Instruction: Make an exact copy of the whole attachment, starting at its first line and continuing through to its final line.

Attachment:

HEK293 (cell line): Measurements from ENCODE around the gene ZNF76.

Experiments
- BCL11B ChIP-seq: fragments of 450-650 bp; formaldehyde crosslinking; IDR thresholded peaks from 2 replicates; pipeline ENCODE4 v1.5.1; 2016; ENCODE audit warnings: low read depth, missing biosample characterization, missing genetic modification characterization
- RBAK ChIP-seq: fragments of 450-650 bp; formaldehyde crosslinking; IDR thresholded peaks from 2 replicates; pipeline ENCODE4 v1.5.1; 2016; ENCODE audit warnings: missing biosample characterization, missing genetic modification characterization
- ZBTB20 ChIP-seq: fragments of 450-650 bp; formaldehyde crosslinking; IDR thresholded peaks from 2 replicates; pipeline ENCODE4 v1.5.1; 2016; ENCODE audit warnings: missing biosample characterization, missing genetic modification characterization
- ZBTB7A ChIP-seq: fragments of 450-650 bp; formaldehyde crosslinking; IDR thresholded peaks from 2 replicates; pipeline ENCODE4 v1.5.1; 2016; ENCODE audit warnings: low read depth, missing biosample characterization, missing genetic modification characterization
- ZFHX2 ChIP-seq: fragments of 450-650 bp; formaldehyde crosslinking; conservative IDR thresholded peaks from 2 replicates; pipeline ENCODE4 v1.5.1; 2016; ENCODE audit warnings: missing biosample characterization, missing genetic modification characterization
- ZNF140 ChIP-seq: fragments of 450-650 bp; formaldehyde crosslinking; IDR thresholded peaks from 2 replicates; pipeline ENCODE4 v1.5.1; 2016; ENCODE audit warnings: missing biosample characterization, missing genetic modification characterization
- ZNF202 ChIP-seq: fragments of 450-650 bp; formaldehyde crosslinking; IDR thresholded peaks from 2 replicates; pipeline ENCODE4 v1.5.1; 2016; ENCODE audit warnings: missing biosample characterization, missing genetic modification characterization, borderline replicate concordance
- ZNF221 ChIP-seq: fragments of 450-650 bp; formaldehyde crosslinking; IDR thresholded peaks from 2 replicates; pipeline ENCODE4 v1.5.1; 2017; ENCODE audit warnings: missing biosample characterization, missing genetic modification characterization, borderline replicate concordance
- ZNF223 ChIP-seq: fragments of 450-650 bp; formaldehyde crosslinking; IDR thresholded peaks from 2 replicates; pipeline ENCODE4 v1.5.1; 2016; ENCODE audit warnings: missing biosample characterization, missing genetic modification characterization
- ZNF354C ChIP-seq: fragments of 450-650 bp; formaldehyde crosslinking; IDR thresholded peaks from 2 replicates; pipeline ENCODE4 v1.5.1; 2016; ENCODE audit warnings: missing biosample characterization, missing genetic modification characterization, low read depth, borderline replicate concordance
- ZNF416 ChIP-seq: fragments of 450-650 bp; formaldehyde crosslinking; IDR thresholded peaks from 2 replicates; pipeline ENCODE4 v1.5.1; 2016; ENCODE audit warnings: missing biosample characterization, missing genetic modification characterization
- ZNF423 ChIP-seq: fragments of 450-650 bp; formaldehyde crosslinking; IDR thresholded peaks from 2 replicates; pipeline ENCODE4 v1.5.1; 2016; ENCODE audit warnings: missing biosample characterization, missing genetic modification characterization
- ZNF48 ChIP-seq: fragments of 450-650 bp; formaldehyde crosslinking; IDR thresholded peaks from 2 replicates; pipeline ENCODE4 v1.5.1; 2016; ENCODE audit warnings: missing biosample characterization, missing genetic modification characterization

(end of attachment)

HEK293 (cell line): Measurements from ENCODE around the gene ZNF76.

Experiments
- BCL11B ChIP-seq: fragments of 450-650 bp; formaldehyde crosslinking; IDR thresholded peaks from 2 replicates; pipeline ENCODE4 v1.5.1; 2016; ENCODE audit warnings: low read depth, missing biosample characterization, missing genetic modification characterization
- RBAK ChIP-seq: fragments of 450-650 bp; formaldehyde crosslinking; IDR thresholded peaks from 2 replicates; pipeline ENCODE4 v1.5.1; 2016; ENCODE audit warnings: missing biosample characterization, missing genetic modification characterization
- ZBTB20 ChIP-seq: fragments of 450-650 bp; formaldehyde crosslinking; IDR thresholded peaks from 2 replicates; pipeline ENCODE4 v1.5.1; 2016; ENCODE audit warnings: missing biosample characterization, missing genetic modification characterization
- ZBTB7A ChIP-seq: fragments of 450-650 bp; formaldehyde crosslinking; IDR thresholded peaks from 2 replicates; pipeline ENCODE4 v1.5.1; 2016; ENCODE audit warnings: low read depth, missing biosample characterization, missing genetic modification characterization
- ZFHX2 ChIP-seq: fragments of 450-650 bp; formaldehyde crosslinking; conservative IDR thresholded peaks from 2 replicates; pipeline ENCODE4 v1.5.1; 2016; ENCODE audit warnings: missing biosample characterization, missing genetic modification characterization
- ZNF140 ChIP-seq: fragments of 450-650 bp; formaldehyde crosslinking; IDR thresholded peaks from 2 replicates; pipeline ENCODE4 v1.5.1; 2016; ENCODE audit warnings: missing biosample characterization, missing genetic modification characterization
- ZNF202 ChIP-seq: fragments of 450-650 bp; formaldehyde crosslinking; IDR thresholded peaks from 2 replicates; pipeline ENCODE4 v1.5.1; 2016; ENCODE audit warnings: missing biosample characterization, missing genetic modification characterization, borderline replicate concordance
- ZNF221 ChIP-seq: fragments of 450-650 bp; formaldehyde crosslinking; IDR thresholded peaks from 2 replicates; pipeline ENCODE4 v1.5.1; 2017; ENCODE audit warnings: missing biosample characterization, missing genetic modification characterization, borderline replicate concordance
- ZNF223 ChIP-seq: fragments of 450-650 bp; formaldehyde crosslinking; IDR thresholded peaks from 2 replicates; pipeline ENCODE4 v1.5.1; 2016; ENCODE audit warnings: missing biosample characterization, missing genetic modification characterization
- ZNF354C ChIP-seq: fragments of 450-650 bp; formaldehyde crosslinking; IDR thresholded peaks from 2 replicates; pipeline ENCODE4 v1.5.1; 2016; ENCODE audit warnings: missing biosample characterization, missing genetic modification characterization, low read depth, borderline replicate concordance
- ZNF416 ChIP-seq: fragments of 450-650 bp; formaldehyde crosslinking; IDR thresholded peaks from 2 replicates; pipeline ENCODE4 v1.5.1; 2016; ENCODE audit warnings: missing biosample characterization, missing genetic modification characterization
- ZNF423 ChIP-seq: fragments of 450-650 bp; formaldehyde crosslinking; IDR thresholded peaks from 2 replicates; pipeline ENCODE4 v1.5.1; 2016; ENCODE audit warnings: missing biosample characterization, missing genetic modification characterization
- ZNF48 ChIP-seq: fragments of 450-650 bp; formaldehyde crosslinking; IDR thresholded peaks from 2 replicates; pipeline ENCODE4 v1.5.1; 2016; ENCODE audit warnings: missing biosample characterization, missing genetic modification characterization